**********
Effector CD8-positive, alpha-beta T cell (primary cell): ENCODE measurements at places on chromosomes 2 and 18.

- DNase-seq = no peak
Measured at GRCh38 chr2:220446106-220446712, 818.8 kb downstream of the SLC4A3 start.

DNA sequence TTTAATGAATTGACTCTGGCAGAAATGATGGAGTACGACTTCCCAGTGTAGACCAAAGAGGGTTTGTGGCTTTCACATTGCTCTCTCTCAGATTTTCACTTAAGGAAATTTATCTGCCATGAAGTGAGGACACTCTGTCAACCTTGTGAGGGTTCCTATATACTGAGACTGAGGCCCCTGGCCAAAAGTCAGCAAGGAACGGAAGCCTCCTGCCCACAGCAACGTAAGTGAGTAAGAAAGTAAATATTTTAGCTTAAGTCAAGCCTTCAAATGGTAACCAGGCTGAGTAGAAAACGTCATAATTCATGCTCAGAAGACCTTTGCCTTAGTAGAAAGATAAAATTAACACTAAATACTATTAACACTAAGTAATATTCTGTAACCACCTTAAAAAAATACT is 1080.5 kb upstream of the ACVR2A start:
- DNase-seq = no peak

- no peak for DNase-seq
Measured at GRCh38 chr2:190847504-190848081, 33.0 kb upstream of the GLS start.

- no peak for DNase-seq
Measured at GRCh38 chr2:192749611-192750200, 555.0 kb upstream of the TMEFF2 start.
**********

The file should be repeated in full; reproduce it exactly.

Effector CD8-positive, alpha-beta T cell (primary cell): ENCODE measurements at places on chromosomes 2 and 18.

- DNase-seq = no peak
Measured at GRCh38 chr2:220446106-220446712, 818.8 kb downstream of the SLC4A3 start.

DNA sequence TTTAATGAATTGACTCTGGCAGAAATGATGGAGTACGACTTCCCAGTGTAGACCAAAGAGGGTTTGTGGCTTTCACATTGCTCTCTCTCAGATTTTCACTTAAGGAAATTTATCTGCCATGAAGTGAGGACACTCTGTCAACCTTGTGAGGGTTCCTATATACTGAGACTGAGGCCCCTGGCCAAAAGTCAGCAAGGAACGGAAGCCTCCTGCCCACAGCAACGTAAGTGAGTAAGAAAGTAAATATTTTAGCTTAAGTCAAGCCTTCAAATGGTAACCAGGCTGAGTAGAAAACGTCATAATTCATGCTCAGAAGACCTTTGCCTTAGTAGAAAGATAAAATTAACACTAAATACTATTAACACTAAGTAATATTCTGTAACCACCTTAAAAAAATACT is 1080.5 kb upstream of the ACVR2A start:
- DNase-seq = no peak

- no peak for DNase-seq
Measured at GRCh38 chr2:190847504-190848081, 33.0 kb upstream of the GLS start.

- no peak for DNase-seq
Measured at GRCh38 chr2:192749611-192750200, 555.0 kb upstream of the TMEFF2 start.